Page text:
The MoD response has been instructive, and given a foretaste of how difficult this matter could be in 2015, around the time of the next election. "UK forces will no longer be in a combat role or in the present numbers by 2015 but may remain to train and mentor the Afghan forces after that," it begins — a statement that makes some sort of internal sense. But then it continues: "what we cannot do is to see a reduction in our combat troops until we are sure that we've got sufficient and lasting security." Which leaves a question hanging awkwardly in the air: will we have achieved "sufficient and lasting security" in Afghanistan by 2015? The answer, surely, is that we cannot tell.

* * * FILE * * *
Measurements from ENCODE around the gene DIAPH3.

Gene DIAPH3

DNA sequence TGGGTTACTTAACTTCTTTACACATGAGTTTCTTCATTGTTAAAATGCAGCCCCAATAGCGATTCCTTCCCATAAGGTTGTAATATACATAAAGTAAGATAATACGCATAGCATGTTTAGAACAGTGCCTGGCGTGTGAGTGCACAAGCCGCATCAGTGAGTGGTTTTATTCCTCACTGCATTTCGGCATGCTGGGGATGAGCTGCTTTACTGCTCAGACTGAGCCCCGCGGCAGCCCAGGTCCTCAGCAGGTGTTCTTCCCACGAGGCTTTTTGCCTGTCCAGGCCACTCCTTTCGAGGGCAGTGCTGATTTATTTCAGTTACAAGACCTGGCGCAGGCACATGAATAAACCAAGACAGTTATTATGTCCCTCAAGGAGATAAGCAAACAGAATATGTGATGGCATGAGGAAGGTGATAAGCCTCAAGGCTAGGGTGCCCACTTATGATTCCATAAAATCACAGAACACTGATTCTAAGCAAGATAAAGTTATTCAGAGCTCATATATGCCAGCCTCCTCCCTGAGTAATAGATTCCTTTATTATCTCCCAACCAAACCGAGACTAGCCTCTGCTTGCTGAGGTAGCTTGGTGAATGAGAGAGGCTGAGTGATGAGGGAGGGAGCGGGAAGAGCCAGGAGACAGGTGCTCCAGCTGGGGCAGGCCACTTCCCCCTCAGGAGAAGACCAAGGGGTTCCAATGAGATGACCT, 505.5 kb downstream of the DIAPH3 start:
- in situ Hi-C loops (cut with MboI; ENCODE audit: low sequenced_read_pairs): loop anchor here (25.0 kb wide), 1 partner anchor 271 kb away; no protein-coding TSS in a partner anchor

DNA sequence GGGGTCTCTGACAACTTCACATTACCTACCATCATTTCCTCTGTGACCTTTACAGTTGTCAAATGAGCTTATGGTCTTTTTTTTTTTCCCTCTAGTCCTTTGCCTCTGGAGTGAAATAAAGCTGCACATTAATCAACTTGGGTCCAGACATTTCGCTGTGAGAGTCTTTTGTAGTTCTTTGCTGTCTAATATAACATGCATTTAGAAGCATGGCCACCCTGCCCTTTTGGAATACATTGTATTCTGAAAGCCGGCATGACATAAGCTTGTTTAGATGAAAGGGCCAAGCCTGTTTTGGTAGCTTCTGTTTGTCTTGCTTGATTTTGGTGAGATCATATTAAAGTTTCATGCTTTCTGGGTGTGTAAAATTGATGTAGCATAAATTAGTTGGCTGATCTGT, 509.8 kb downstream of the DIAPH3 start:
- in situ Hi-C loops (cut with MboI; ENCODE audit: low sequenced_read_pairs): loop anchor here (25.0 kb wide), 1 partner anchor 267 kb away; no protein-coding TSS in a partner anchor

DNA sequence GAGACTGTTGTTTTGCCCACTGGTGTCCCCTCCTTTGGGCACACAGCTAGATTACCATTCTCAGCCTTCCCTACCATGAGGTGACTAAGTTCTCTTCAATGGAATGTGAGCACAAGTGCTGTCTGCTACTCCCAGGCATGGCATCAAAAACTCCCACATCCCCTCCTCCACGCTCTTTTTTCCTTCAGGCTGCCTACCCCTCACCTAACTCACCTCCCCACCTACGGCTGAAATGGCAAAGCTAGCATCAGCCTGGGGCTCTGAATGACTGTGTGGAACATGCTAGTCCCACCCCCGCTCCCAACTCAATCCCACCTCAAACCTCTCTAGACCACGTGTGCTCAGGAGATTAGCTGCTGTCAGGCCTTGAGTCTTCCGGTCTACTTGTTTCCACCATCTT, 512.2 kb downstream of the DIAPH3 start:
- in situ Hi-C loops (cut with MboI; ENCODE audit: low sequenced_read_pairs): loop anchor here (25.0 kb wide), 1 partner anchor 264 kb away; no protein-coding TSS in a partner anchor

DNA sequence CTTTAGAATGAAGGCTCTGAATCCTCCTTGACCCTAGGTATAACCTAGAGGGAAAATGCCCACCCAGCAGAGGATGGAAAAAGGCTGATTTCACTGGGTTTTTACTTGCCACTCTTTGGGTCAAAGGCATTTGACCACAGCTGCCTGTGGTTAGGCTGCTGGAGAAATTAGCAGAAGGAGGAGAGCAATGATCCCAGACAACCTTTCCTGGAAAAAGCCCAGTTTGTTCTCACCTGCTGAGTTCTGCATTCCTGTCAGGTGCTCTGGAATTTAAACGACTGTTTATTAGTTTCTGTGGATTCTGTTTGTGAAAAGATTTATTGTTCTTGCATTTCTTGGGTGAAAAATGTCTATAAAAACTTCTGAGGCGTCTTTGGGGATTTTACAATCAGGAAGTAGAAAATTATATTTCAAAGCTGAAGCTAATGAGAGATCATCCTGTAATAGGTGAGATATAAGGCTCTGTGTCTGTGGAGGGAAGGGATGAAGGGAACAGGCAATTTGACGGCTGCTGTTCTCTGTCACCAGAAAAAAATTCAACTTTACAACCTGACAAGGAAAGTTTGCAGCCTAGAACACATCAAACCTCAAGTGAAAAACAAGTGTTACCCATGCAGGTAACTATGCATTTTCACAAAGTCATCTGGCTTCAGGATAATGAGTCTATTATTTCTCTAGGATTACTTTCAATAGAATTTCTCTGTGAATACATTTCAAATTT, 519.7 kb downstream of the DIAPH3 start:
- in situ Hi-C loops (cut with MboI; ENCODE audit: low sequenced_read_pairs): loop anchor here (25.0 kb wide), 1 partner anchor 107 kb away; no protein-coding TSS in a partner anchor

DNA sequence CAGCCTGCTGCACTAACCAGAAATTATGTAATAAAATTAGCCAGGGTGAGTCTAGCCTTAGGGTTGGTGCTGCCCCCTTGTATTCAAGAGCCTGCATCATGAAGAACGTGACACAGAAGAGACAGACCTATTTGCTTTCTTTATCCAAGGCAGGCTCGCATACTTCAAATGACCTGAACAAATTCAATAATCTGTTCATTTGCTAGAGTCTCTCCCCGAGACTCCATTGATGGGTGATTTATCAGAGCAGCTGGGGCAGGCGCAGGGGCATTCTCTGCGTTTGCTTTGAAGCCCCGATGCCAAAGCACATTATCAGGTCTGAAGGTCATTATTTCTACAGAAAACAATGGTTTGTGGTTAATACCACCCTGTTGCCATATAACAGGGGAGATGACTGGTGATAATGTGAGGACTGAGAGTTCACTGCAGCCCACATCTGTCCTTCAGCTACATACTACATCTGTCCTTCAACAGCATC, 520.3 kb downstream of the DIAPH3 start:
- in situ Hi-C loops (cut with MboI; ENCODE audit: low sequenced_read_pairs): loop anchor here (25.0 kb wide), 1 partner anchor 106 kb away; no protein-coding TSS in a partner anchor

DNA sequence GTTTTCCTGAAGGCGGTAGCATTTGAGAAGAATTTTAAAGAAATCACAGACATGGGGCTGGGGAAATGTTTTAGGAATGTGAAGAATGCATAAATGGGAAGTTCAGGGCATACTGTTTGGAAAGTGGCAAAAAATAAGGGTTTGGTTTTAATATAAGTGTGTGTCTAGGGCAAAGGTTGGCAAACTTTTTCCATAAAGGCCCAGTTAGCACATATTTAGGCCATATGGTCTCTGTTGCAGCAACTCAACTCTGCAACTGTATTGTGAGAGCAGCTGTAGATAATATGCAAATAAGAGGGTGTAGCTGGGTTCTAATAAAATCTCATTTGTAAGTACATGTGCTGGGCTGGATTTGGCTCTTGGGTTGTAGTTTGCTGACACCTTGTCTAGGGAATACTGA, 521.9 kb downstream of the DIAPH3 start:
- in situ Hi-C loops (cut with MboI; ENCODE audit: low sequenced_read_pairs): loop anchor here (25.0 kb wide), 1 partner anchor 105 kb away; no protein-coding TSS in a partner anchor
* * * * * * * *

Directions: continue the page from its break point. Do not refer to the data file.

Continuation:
This could leave Cameron open to either of two criticisms come election time, even more so than now. If our troops are withdrawn from an Afghanistan that is still mired in conflict and disarray, then he might be attacked for prematurity. If they are left in the country to preserve a "lasting security," then he might be attacked for going back on a promise. Timetables may look neat on paper, but there's always the prospect of entanglement and confusion further down the line. Anything other than a clean withdrawal from a stable country, and Labour will make play.